Use musical vocabulary confidently to describe music.

Work out how harmonies are used and how drones and melodic ostinati are used to accompany singing.

Use knowledge of how lyrics reflect cultural context and have social meaning to enhance own compositions.

Refine and improve own/ others’ work.









Use musical dimensions together to compose music.

Know number of beats in a minim, crotchet, quaver and semibreve and recognise symbols (duration).

Play with a sound-then-symbol approach.

Use silence for effect and know symbol for a rest (duration).

Describe different purposes of music in history/ other cultures.



Combine sounds expressively (all dimensions).

Read notes and know how many beats they represent (minim, crotchet, semibreve, quaver, dotted crotchet, rests).

Know that sense of occasion affects performance.

Describe different purposes of music in history/ other cultures.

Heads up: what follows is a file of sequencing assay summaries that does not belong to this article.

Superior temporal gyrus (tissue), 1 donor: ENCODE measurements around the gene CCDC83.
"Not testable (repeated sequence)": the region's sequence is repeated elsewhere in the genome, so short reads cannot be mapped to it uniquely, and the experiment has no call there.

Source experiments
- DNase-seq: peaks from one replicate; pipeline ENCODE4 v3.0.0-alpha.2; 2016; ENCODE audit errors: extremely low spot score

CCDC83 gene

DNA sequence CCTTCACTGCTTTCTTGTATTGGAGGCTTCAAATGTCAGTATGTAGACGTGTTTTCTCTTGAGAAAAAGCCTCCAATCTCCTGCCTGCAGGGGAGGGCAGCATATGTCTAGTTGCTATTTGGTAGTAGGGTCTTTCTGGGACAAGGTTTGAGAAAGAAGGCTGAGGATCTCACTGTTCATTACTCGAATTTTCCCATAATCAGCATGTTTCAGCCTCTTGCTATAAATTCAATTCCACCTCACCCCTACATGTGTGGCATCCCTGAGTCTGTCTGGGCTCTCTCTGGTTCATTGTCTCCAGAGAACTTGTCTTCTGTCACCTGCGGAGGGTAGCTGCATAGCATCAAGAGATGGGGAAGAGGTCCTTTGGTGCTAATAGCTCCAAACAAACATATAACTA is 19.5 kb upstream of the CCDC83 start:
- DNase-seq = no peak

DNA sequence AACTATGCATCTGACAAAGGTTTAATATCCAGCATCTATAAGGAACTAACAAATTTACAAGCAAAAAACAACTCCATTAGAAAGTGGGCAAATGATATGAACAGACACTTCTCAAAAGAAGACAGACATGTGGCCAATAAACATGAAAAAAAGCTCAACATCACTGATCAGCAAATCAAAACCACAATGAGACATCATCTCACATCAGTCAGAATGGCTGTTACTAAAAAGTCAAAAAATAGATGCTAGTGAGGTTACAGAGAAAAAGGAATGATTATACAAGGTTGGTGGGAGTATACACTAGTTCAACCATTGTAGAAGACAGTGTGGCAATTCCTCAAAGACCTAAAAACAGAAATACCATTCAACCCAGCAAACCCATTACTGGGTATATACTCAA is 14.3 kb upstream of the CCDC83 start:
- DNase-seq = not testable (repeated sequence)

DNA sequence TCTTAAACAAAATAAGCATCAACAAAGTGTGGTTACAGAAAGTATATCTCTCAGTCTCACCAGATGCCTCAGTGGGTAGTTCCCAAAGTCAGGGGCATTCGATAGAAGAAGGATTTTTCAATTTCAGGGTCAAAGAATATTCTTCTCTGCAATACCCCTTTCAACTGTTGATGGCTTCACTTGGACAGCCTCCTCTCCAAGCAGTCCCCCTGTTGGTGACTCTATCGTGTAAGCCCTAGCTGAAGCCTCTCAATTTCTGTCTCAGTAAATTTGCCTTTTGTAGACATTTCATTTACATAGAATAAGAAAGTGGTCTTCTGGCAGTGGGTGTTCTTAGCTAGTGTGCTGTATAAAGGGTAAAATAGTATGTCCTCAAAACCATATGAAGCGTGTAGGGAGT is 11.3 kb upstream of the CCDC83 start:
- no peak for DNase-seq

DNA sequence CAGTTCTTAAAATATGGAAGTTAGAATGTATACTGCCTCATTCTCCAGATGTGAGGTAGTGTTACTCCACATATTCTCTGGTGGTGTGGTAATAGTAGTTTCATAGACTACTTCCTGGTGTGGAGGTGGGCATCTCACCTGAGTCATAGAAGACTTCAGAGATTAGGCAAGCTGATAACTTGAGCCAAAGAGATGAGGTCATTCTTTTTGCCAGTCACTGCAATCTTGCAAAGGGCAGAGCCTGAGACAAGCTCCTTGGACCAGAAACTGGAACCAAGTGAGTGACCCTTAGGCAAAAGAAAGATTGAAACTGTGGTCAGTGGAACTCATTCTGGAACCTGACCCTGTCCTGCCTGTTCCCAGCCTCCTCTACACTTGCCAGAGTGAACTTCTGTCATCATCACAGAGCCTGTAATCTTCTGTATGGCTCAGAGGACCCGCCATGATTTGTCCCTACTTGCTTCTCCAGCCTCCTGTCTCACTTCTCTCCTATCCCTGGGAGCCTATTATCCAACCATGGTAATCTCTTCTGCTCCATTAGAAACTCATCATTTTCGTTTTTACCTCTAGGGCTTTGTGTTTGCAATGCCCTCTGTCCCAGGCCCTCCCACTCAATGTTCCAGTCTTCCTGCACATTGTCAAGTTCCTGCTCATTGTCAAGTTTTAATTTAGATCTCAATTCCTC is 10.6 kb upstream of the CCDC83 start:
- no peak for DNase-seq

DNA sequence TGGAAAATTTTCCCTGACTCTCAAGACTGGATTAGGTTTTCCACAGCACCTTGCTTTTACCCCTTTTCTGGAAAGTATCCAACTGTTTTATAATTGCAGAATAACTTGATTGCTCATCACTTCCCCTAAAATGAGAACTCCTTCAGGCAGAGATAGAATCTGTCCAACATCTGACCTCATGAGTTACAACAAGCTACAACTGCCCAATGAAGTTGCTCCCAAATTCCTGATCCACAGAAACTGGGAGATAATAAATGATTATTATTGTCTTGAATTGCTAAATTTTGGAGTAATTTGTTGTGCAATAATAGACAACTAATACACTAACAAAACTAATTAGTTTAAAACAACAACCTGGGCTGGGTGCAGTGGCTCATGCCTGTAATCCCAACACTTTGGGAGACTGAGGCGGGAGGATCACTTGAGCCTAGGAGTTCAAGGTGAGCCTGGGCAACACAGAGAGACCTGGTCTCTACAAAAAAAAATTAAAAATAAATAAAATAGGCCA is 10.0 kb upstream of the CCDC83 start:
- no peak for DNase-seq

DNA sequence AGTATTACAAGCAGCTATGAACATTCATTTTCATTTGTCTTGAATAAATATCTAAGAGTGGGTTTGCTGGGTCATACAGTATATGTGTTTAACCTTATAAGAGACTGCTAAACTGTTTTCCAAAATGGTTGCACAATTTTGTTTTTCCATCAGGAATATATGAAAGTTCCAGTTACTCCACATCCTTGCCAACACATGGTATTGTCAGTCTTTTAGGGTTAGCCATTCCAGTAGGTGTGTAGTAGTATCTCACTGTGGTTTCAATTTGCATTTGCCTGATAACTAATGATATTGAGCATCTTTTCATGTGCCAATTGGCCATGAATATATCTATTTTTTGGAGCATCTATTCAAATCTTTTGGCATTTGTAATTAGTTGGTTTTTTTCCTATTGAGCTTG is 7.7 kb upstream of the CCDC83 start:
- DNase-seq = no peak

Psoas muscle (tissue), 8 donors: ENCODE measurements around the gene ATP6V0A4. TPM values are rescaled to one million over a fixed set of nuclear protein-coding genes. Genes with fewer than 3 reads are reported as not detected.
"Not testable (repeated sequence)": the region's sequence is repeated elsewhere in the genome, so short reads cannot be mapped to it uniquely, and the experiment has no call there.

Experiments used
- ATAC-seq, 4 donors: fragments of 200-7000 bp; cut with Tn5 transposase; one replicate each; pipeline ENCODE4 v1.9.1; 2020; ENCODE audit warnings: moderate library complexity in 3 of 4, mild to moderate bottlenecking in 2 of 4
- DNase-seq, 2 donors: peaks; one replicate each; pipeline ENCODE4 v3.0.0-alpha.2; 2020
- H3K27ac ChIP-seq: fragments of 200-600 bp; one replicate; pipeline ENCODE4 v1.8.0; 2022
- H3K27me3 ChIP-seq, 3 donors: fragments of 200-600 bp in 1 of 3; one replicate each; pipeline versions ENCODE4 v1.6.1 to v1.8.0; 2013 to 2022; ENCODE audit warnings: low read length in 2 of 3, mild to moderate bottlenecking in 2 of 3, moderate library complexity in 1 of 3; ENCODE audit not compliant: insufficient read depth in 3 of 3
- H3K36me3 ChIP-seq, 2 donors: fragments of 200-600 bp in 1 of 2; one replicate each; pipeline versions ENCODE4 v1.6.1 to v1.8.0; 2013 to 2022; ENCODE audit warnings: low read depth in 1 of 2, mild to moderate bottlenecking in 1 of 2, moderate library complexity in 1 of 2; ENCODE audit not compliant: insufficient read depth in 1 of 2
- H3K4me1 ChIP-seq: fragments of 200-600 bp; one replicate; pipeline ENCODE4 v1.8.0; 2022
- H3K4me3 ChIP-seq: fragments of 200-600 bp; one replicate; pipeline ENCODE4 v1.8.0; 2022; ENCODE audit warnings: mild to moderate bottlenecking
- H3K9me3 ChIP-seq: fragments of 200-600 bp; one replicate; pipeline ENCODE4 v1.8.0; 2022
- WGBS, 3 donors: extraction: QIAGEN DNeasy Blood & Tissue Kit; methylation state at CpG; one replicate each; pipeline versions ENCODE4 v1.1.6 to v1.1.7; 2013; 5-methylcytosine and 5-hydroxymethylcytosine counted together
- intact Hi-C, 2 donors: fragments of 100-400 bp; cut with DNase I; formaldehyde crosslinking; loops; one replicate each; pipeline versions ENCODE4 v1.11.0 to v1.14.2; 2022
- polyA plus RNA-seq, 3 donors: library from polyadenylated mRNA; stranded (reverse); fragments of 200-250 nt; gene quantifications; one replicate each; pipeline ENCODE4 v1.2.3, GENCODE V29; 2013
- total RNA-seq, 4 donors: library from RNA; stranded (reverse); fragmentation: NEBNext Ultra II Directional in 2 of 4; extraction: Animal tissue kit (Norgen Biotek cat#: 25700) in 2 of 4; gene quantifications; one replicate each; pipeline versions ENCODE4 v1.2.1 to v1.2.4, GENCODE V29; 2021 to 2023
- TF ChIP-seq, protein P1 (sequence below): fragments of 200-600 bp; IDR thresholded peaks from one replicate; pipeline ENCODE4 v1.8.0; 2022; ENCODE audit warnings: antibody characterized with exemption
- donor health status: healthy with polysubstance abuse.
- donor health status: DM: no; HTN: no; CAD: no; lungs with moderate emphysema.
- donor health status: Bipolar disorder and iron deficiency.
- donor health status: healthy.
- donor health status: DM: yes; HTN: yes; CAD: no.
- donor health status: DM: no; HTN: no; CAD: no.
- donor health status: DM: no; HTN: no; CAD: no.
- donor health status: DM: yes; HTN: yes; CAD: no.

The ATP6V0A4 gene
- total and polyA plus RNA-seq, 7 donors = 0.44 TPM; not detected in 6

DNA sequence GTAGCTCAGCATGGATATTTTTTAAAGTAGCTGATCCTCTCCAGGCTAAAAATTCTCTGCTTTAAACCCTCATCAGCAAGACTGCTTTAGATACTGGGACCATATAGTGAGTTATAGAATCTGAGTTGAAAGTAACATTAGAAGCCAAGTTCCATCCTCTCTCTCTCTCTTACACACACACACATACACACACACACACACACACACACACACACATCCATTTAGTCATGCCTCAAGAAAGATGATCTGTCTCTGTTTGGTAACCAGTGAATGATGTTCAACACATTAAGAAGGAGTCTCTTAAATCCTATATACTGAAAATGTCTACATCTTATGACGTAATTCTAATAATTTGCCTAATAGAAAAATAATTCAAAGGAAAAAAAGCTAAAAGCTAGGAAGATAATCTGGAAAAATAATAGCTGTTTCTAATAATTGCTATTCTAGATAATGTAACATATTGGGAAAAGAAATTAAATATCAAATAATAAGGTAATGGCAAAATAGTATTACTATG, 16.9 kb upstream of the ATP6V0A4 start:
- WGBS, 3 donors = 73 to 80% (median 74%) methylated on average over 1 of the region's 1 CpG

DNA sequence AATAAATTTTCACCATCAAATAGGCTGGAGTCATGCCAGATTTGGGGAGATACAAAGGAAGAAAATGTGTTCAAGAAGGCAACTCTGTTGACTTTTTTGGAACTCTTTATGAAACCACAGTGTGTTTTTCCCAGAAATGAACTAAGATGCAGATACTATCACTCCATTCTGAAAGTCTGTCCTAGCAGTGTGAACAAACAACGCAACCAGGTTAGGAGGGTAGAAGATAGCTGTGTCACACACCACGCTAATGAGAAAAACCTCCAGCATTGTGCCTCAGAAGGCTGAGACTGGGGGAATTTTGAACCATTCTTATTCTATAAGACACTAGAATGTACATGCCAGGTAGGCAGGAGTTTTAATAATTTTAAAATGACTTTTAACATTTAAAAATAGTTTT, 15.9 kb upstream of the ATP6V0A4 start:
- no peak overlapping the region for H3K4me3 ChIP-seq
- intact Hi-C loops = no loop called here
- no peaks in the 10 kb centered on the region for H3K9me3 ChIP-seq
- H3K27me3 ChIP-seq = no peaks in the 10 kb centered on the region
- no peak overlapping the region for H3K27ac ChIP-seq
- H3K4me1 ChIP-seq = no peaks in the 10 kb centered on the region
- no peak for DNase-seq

Create music with an understanding of how lyrics, melody, rhythms and accompaniments work together effectively (pitch/texture/ structure).

Read/ work out the musical stave (notes as Year 4).

Perform songs in a way that reflects the meaning of the words, the venue and sense of occasion so that the audience appreciates it.

Describe different purposes of music in history/ other cultures.



Use increased aural memory to recall sounds accurately.

Use knowledge of musical dimensions to know how to best combine them.

Know and use standard musical notation to perform and record own music (adding dotted quavers).

Use different venues and occasions to vary performances.

(Combining all musical dimensions).

Describe different purposes of music in history/ other cultures.